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                  Well so much for your argument that the private sector is more effective with money than the government.

                  BTW, I gladly hand over money to the government to educate my kid, build roads for me and the business I work for to use, the electrical grid that powers my home and the business I work for, enforce traffic laws, etc. etc.

                  Since you think that handing over money for that is a slave mentality, then why aren't you leaving for places of rugged, unfettered freedom where you are 100% your own sovereign and not beholden to or responsible to maintain a society in any way (after all, you can't work with anyone else to better your lot, because according to you that is collectivism)... so why aren't you heading for more unfettered lands like say... the Sudan?

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                    A fool and his money will soon part. That is fine for you, but I only ask that you keep your failed policies off my life. #1 Voluntary cooperative work is not collectivism. You are showing your lack of knowledge. #2 Most of the people who scream about making other people pay their fair share, pay little themselves and give almost nothing to Charity. Think about that.

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                      Sorry, you want to live in our society, you need to help pay for it.

                      As I said up-thread, you don't want to pay for the civilization that you live in, then leave.

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                        what you mean really is If I don't want to pay for the civilization the way you want it to be, then leave. Lets keep it real ok... I never advocated not paying for roads or police or fire departments. The fact is you have endless maze of programs you want and you want other people to pay for it.

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                          What parts of a civilized society you don't think we should not eliminate?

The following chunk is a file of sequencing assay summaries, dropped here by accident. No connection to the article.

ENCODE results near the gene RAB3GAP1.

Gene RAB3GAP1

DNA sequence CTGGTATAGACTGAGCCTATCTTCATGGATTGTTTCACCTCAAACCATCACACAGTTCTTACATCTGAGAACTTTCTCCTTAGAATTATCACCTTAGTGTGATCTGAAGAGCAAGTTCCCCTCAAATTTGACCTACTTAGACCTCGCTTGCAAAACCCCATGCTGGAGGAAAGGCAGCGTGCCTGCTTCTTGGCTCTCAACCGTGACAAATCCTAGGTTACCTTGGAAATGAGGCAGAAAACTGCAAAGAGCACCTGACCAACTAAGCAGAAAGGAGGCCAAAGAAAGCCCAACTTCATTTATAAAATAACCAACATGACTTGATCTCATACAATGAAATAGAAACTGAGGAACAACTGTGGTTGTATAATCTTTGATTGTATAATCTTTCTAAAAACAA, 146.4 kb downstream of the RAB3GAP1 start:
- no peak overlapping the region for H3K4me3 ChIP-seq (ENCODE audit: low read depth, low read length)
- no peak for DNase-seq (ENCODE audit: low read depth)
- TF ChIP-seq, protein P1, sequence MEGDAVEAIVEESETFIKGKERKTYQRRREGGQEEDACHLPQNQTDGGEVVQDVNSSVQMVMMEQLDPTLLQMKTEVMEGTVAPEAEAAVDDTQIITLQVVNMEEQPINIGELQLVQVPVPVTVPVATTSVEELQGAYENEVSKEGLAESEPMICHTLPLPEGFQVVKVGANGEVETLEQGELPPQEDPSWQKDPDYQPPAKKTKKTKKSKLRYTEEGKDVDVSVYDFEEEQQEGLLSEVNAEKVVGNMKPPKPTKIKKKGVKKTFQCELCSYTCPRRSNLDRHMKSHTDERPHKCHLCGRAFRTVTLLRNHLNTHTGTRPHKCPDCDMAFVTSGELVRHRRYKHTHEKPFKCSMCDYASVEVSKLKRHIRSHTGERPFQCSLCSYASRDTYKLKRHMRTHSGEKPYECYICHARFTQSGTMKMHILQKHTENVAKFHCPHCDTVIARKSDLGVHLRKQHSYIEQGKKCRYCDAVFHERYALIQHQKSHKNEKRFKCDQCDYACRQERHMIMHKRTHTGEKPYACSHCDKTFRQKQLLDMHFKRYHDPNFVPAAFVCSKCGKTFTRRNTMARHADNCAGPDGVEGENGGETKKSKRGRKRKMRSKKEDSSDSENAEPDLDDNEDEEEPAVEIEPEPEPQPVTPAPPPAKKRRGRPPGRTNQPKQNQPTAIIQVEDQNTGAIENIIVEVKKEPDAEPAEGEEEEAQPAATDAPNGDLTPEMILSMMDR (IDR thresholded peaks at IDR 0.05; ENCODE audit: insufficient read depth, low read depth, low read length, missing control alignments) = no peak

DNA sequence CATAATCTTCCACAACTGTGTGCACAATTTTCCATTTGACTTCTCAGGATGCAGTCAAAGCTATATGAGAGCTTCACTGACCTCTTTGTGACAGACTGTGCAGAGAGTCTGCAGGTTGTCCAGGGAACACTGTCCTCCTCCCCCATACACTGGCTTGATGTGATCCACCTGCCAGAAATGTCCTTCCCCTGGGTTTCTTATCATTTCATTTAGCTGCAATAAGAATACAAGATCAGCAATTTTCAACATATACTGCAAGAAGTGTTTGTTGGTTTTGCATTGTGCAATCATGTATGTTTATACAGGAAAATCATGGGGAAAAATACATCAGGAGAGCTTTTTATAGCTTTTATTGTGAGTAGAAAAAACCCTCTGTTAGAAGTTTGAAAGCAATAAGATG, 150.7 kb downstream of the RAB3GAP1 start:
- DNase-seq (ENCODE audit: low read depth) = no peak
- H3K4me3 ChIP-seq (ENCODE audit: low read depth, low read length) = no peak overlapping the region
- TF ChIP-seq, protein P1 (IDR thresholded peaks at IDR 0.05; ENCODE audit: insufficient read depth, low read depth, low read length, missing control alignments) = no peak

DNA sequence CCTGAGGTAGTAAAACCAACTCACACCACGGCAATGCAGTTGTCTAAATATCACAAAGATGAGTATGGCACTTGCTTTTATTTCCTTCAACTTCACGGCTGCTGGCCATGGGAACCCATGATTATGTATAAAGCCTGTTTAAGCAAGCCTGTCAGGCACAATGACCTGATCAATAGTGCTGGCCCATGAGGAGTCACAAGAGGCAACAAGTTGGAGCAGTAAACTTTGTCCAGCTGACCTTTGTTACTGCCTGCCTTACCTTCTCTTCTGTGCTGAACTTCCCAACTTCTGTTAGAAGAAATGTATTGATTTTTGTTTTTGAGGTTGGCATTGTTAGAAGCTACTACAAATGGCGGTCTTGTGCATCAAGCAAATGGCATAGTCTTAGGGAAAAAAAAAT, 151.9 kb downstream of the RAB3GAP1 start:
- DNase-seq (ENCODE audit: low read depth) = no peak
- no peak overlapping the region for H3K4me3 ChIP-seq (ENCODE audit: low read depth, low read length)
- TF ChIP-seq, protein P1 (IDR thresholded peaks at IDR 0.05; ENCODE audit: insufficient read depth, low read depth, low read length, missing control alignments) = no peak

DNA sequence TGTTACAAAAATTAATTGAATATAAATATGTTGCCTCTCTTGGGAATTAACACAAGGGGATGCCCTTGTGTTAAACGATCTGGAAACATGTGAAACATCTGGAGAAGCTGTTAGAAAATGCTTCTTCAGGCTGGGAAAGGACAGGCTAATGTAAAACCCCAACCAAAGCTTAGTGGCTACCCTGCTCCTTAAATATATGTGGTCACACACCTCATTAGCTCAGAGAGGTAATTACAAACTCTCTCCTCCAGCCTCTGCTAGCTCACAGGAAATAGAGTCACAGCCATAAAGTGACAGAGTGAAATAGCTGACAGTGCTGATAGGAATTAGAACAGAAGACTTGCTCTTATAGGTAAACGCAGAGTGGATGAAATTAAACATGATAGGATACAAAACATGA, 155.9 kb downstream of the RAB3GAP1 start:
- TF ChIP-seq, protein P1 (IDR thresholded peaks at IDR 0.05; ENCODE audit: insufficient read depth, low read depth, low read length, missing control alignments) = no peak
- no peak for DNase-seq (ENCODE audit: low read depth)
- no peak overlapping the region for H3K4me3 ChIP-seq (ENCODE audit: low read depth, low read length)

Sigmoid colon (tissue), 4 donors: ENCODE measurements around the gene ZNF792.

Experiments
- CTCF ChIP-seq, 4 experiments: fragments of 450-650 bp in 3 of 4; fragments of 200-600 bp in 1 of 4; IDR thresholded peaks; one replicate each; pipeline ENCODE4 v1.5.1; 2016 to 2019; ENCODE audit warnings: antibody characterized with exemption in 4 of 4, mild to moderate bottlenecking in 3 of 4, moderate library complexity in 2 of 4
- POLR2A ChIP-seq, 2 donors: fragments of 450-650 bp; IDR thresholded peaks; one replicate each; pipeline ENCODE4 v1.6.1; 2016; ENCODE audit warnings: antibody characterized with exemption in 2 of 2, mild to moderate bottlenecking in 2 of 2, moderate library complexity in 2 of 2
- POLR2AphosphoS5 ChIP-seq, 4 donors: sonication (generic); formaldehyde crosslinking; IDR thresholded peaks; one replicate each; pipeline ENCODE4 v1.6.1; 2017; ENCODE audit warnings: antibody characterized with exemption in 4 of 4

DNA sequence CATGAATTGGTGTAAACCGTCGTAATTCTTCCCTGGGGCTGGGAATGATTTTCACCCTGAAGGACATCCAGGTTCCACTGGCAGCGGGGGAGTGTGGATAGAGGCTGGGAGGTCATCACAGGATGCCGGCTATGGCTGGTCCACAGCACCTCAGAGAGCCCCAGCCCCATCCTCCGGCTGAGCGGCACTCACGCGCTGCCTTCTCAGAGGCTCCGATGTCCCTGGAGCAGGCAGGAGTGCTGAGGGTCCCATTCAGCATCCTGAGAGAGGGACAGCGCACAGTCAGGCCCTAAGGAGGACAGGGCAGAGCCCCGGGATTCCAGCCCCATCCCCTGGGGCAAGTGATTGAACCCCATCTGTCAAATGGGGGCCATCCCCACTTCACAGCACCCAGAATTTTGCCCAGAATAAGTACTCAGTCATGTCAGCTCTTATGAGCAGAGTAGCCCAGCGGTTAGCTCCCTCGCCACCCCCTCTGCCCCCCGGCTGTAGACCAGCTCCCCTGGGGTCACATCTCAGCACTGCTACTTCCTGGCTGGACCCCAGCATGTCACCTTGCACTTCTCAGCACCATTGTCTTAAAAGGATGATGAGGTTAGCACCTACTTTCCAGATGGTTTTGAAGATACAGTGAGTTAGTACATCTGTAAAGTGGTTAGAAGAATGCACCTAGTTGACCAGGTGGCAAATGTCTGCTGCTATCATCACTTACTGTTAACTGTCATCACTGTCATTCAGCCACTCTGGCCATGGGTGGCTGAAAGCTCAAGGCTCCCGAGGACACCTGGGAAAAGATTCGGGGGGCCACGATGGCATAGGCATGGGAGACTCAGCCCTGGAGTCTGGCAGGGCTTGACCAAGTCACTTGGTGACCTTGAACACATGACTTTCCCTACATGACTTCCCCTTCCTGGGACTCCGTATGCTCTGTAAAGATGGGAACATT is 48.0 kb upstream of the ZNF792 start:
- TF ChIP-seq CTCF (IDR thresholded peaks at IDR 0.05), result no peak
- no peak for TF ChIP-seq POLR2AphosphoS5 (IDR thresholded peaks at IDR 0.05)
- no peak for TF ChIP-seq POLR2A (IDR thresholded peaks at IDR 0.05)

Be specific.

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                            Roads, Police, Fire Department, The later two could be privatized if needed and have been done successfully in the past. We create governments to protect our natural rights, our lives, liberty and property. We do not create governments to raise our children, provide for our neighbors, no matter how noble this may seem, it is not the proper role of government. When we let it enter those areas, history has shown us that tyranny results. When we speak of social contracts, it is not in the context that is presented today that we are born slaves to the financial desires of our no producing & non charitable neighbors, but rather we as citizens must pay a fair amount towards these basic functions of government in it's capacity of protecting life liberty and property.

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                              So you want private police and fire departments.

                              Wow. Just wow.

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                                Sure, they have worked well in the past and sometimes not so well. It depends on how it is implemented. Something to think about anyway. Keep in mind some airports are getting rid of government TSA screeners because they are less accountable than private screeners. There are benefits to privatization of some duties if we keep accountability. There are also problems if we do not. Such as when Thatcher gave the national utilities to a private company years ago. Just keep an open mind. The fact is most people want similar things, they just disagree on how to achieve those things. Much of that is related to how we view human nature.

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              the free fall came after the tax cuts, and with the 2 wars being binged on. direct cause & effect. prior to this, we had a huge surplus that the Rs decided to spend rather than save.

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                I suppose if you are riding the party horse that will work, but the collapse was years in the making. The Dot Com Bust and the housing bubble, fractional reserve lending, fiat currency, war, social security and government employee expenses, the list is endless if you wish to look at it from a realistic perspective. Economies to do not collapse overnight nor are the built overnight. Your explanation is part of the problem regarding the wars, but the idea that we should tax people to prosperity and that would have saved us is a far stretch to be kind.

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    Sometimes I'm amused at how emotional people get about politics.